After awarding the national championship trophy to the University of North Carolina for Div I Men’s Basketball, NCAA Board of Governors’ announced the morning that NCAA championships previously awarded to North Carolina for 2017-18 will remain in the state and that the NCAA host committee is open to consider bids from the state of North Carolina for future NCAA events over the next six years.  The committee is currently in the process of reviewing host city bids for championship events and the committee has announced that its final decisions will be made on April 18, 2017 for championship events through 2022.

In August of 2016, the NCAA Board of Governors instructed the relocation of NCAA championships scheduled in North Carolina during the 2016-17 academic year because the non-profit declared HB2 had a harmful cumulative effect because it restricted local communities from passing non-discrimination ordinances. Last week, North Carolina lawmakers enacted compromise legislation that repealed HB2 and replaced it with a new law, HB142, that addressed a number of the concerns that led to the relocation of the NCAA championships.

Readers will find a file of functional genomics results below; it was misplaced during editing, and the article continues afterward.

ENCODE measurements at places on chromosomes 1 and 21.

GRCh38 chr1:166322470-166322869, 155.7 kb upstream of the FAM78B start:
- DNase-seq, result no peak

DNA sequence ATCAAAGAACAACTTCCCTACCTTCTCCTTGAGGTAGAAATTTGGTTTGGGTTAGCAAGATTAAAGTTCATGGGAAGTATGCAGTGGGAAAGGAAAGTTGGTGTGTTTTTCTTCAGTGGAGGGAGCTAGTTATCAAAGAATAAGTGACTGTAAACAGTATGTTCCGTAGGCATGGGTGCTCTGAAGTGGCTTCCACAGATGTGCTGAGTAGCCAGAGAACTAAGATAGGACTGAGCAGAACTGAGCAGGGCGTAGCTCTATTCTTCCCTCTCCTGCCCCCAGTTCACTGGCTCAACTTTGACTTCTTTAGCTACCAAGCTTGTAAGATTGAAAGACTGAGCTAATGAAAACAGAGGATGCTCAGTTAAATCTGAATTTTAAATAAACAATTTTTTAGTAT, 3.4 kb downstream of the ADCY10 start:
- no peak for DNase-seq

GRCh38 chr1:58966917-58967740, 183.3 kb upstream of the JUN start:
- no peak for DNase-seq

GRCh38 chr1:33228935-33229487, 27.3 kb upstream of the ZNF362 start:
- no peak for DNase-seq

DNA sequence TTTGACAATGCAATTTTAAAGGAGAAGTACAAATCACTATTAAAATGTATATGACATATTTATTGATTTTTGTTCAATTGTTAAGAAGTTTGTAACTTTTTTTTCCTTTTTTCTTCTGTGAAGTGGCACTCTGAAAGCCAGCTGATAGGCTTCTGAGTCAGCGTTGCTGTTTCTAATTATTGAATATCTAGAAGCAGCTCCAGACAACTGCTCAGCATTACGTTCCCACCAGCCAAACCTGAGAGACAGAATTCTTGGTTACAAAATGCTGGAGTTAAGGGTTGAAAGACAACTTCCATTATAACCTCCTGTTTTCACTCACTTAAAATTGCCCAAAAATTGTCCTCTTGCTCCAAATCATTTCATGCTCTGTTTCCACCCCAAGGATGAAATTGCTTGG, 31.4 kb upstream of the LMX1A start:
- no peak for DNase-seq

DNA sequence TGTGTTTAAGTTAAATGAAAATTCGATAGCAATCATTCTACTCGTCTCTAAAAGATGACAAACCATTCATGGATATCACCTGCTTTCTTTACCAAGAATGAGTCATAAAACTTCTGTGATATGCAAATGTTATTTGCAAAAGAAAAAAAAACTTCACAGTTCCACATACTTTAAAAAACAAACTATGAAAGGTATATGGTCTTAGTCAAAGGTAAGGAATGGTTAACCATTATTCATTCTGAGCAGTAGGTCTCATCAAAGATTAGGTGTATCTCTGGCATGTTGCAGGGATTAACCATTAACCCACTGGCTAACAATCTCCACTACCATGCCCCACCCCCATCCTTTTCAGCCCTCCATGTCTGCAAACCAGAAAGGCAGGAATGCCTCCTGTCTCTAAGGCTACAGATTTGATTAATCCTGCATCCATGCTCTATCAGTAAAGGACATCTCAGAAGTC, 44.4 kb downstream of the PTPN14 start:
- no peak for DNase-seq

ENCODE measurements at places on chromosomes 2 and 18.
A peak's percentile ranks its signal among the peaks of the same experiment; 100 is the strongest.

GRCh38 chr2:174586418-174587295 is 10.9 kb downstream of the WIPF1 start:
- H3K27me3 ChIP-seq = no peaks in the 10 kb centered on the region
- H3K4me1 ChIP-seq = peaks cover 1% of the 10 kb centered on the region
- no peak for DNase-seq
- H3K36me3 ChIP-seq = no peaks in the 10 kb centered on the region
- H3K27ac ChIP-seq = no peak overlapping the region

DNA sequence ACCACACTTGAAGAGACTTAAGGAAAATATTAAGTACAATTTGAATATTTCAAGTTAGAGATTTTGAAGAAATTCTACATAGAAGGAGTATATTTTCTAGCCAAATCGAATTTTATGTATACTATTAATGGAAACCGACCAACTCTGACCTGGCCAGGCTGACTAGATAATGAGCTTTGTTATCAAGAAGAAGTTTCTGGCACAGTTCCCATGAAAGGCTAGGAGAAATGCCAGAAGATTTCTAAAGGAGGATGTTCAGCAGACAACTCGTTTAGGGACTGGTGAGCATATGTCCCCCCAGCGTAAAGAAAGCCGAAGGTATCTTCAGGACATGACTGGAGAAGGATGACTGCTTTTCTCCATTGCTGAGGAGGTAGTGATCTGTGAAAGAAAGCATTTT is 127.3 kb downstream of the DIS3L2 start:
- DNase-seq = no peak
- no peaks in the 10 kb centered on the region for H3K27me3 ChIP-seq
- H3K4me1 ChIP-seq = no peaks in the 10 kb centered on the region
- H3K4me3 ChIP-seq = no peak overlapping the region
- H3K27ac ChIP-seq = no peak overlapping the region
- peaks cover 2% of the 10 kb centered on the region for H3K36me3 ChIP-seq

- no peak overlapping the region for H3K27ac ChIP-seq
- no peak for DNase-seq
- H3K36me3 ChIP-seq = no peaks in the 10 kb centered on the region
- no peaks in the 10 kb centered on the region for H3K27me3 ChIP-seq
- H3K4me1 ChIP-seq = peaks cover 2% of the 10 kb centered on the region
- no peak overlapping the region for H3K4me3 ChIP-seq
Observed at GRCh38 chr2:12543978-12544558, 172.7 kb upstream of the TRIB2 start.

NCAA said, “While the new law meets the minimal NCAA requirements, the board remains concerned that some may perceive North Carolina’s moratorium against affording opportunities for communities to extend basic civil rights as a signal that discriminatory behavior is permitted and acceptable, which is inconsistent with the NCAA Bylaws. However, we recognize the quality championships hosted by the people of North Carolina in years before HB2. And this new law restores the state to that legal landscape: a landscape similar to other jurisdictions presently hosting NCAA championships.”

In fact a quick review by Politifact shows state laws show over 10,000 municipalities and 29 other states have laws similar to North Carolina.

Reaction to the unexpected announcement this morning was mixed.  Tami Fitzgerald, NC Values Coalition Executive Director said, “The NCAA’s boycott of North Carolina achieved what it wanted—the repeal of HB2—proving that bullying works as long as you meet the demands of the bully; however, the NCAA had no business demanding anything of North Carolina lawmakers. Nondiscrimination laws in North Carolina—even under HB2—have always been similar to 29 other states and 10,000 other multiplicities.”

The Human  Rights Campaign, the NAACP, Equality NC, and the National Center for Transgender Equality had been heavily lobbying NCAA to continue boycotting North Carolina. Today the organizations blasted the Board of Governors and said, “After drawing a line in the sand and calling for repeal of HB2, the NCAA simply let North Carolina lawmakers off the hook.”